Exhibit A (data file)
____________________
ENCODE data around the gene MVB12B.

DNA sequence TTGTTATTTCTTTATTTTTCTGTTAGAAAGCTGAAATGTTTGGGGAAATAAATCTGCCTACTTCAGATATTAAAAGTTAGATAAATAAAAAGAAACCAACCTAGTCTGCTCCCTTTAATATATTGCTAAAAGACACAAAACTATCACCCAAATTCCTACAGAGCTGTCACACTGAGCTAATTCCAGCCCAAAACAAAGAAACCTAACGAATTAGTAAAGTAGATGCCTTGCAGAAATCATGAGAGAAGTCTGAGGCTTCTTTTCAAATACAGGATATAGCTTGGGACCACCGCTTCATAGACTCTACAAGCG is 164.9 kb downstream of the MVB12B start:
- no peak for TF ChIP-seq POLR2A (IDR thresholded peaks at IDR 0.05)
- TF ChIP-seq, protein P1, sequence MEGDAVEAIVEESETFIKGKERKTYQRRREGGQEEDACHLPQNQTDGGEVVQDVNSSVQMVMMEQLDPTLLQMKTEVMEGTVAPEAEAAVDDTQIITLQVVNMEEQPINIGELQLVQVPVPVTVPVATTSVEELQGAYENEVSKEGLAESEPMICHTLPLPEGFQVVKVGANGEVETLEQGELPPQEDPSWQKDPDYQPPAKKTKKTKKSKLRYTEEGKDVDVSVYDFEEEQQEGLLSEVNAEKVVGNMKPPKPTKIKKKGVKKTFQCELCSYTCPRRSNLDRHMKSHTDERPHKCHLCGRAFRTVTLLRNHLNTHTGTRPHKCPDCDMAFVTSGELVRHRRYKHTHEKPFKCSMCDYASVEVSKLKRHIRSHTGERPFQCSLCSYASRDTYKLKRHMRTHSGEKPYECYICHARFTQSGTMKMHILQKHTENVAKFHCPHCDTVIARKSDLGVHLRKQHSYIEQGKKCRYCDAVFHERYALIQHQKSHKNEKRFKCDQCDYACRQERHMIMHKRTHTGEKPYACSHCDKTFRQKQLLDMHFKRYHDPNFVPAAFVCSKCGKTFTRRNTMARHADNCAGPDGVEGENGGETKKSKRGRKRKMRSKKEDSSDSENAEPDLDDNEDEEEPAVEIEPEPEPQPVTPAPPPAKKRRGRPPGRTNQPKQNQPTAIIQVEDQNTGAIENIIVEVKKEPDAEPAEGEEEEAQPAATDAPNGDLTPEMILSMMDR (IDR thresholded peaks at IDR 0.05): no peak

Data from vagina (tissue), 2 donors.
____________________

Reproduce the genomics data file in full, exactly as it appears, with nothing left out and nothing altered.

ENCODE data around the gene MVB12B.

DNA sequence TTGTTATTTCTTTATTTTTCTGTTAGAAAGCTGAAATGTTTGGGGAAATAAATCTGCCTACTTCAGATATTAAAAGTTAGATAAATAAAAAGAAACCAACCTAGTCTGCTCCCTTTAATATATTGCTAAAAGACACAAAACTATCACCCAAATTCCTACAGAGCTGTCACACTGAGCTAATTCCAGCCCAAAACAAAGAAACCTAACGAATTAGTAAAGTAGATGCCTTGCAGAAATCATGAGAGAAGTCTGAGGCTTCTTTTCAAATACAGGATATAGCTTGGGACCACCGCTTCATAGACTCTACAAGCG is 164.9 kb downstream of the MVB12B start:
- no peak for TF ChIP-seq POLR2A (IDR thresholded peaks at IDR 0.05)
- TF ChIP-seq, protein P1, sequence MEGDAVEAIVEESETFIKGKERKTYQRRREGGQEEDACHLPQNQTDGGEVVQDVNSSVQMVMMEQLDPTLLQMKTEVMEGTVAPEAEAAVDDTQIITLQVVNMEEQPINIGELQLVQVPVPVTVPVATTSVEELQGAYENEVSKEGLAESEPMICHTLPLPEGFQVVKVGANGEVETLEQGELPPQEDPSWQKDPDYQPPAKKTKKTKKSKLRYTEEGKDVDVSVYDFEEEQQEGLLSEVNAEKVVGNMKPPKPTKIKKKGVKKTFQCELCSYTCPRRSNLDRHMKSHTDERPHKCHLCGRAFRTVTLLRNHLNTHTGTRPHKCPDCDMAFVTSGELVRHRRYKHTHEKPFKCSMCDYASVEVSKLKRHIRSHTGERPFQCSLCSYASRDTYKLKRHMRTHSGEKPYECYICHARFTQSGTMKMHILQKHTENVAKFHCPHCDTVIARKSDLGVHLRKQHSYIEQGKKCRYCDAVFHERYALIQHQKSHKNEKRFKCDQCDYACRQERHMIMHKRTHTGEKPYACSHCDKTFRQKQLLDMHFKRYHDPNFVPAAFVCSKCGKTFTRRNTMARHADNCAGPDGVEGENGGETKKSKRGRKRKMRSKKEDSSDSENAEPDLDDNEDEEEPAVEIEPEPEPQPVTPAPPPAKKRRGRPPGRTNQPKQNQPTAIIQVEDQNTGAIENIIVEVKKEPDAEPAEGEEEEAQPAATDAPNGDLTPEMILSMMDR (IDR thresholded peaks at IDR 0.05): no peak

Data from vagina (tissue), 2 donors.